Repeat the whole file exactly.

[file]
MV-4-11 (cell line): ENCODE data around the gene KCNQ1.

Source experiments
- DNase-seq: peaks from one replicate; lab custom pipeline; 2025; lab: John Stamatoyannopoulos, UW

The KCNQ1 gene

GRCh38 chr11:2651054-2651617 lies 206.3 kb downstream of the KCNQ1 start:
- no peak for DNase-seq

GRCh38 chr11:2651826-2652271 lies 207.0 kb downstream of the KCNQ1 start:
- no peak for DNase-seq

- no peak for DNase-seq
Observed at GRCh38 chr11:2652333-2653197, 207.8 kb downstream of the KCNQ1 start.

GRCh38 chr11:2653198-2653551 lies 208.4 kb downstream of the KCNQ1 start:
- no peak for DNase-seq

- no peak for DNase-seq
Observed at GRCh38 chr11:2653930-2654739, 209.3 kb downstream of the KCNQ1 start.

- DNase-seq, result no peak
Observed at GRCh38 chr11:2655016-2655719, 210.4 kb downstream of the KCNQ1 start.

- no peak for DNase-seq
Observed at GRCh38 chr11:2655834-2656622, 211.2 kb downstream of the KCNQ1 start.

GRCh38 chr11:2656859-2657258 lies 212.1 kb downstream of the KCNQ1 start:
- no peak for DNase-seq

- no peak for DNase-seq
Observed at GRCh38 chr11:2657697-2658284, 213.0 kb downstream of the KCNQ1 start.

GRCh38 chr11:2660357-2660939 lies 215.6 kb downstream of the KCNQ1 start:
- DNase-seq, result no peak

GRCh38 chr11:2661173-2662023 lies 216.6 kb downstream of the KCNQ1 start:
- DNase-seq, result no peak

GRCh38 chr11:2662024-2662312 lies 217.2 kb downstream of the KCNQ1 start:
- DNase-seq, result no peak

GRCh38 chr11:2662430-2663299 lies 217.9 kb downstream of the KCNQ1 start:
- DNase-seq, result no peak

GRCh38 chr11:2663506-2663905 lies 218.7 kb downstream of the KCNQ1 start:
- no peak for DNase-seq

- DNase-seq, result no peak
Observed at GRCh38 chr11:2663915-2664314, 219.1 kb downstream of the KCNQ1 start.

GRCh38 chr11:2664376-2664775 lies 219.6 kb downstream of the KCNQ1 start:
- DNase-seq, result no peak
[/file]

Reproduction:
MV-4-11 (cell line): ENCODE data around the gene KCNQ1.

Source experiments
- DNase-seq: peaks from one replicate; lab custom pipeline; 2025; lab: John Stamatoyannopoulos, UW

The KCNQ1 gene

GRCh38 chr11:2651054-2651617 lies 206.3 kb downstream of the KCNQ1 start:
- no peak for DNase-seq

GRCh38 chr11:2651826-2652271 lies 207.0 kb downstream of the KCNQ1 start:
- no peak for DNase-seq

- no peak for DNase-seq
Observed at GRCh38 chr11:2652333-2653197, 207.8 kb downstream of the KCNQ1 start.

GRCh38 chr11:2653198-2653551 lies 208.4 kb downstream of the KCNQ1 start:
- no peak for DNase-seq

- no peak for DNase-seq
Observed at GRCh38 chr11:2653930-2654739, 209.3 kb downstream of the KCNQ1 start.

- DNase-seq, result no peak
Observed at GRCh38 chr11:2655016-2655719, 210.4 kb downstream of the KCNQ1 start.

- no peak for DNase-seq
Observed at GRCh38 chr11:2655834-2656622, 211.2 kb downstream of the KCNQ1 start.

GRCh38 chr11:2656859-2657258 lies 212.1 kb downstream of the KCNQ1 start:
- no peak for DNase-seq

- no peak for DNase-seq
Observed at GRCh38 chr11:2657697-2658284, 213.0 kb downstream of the KCNQ1 start.

GRCh38 chr11:2660357-2660939 lies 215.6 kb downstream of the KCNQ1 start:
- DNase-seq, result no peak

GRCh38 chr11:2661173-2662023 lies 216.6 kb downstream of the KCNQ1 start:
- DNase-seq, result no peak

GRCh38 chr11:2662024-2662312 lies 217.2 kb downstream of the KCNQ1 start:
- DNase-seq, result no peak

GRCh38 chr11:2662430-2663299 lies 217.9 kb downstream of the KCNQ1 start:
- DNase-seq, result no peak

GRCh38 chr11:2663506-2663905 lies 218.7 kb downstream of the KCNQ1 start:
- no peak for DNase-seq

- DNase-seq, result no peak
Observed at GRCh38 chr11:2663915-2664314, 219.1 kb downstream of the KCNQ1 start.

GRCh38 chr11:2664376-2664775 lies 219.6 kb downstream of the KCNQ1 start:
- DNase-seq, result no peak